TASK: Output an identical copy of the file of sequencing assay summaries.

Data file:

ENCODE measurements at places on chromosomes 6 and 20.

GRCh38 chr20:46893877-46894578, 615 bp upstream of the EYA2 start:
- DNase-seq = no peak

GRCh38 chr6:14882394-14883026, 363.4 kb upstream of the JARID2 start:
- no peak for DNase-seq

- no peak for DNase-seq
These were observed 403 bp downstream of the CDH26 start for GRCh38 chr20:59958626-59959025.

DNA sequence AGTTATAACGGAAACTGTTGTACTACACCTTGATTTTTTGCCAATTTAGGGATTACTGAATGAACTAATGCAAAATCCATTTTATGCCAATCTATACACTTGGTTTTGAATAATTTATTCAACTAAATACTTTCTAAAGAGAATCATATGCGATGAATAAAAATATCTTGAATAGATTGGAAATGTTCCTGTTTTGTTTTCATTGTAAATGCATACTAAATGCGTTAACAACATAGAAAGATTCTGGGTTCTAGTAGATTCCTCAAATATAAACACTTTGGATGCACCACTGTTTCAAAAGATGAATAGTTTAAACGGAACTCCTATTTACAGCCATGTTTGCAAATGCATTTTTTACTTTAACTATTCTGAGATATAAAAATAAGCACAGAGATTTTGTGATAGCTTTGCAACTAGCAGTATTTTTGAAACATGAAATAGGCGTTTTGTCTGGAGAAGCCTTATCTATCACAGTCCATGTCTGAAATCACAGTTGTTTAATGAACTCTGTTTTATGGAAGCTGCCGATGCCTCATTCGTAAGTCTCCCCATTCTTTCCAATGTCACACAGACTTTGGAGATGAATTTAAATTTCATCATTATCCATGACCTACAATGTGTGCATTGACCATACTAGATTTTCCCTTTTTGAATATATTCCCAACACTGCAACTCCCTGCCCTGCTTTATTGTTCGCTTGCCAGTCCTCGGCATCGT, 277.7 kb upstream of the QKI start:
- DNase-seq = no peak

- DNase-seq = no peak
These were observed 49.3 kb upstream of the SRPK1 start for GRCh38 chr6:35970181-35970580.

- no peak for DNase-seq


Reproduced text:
ENCODE measurements at places on chromosomes 6 and 20.

GRCh38 chr20:46893877-46894578, 615 bp upstream of the EYA2 start:
- DNase-seq = no peak

GRCh38 chr6:14882394-14883026, 363.4 kb upstream of the JARID2 start:
- no peak for DNase-seq

- no peak for DNase-seq
These were observed 403 bp downstream of the CDH26 start for GRCh38 chr20:59958626-59959025.

DNA sequence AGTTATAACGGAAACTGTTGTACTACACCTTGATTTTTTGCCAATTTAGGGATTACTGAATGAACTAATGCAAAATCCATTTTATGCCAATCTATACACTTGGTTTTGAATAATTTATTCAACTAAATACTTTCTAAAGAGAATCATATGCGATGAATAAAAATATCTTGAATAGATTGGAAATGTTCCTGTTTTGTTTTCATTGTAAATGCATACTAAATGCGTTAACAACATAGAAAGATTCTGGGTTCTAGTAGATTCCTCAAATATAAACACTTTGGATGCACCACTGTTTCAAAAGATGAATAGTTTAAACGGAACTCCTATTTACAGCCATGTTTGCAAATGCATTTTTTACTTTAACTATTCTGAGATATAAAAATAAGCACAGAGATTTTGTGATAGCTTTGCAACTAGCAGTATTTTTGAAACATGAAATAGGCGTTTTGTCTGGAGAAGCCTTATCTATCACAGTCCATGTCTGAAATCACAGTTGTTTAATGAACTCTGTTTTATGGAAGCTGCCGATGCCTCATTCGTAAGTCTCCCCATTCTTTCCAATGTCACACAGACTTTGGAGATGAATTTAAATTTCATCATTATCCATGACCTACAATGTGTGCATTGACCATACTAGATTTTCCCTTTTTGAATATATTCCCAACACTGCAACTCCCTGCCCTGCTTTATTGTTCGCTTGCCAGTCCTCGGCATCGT, 277.7 kb upstream of the QKI start:
- DNase-seq = no peak

- DNase-seq = no peak
These were observed 49.3 kb upstream of the SRPK1 start for GRCh38 chr6:35970181-35970580.

- no peak for DNase-seq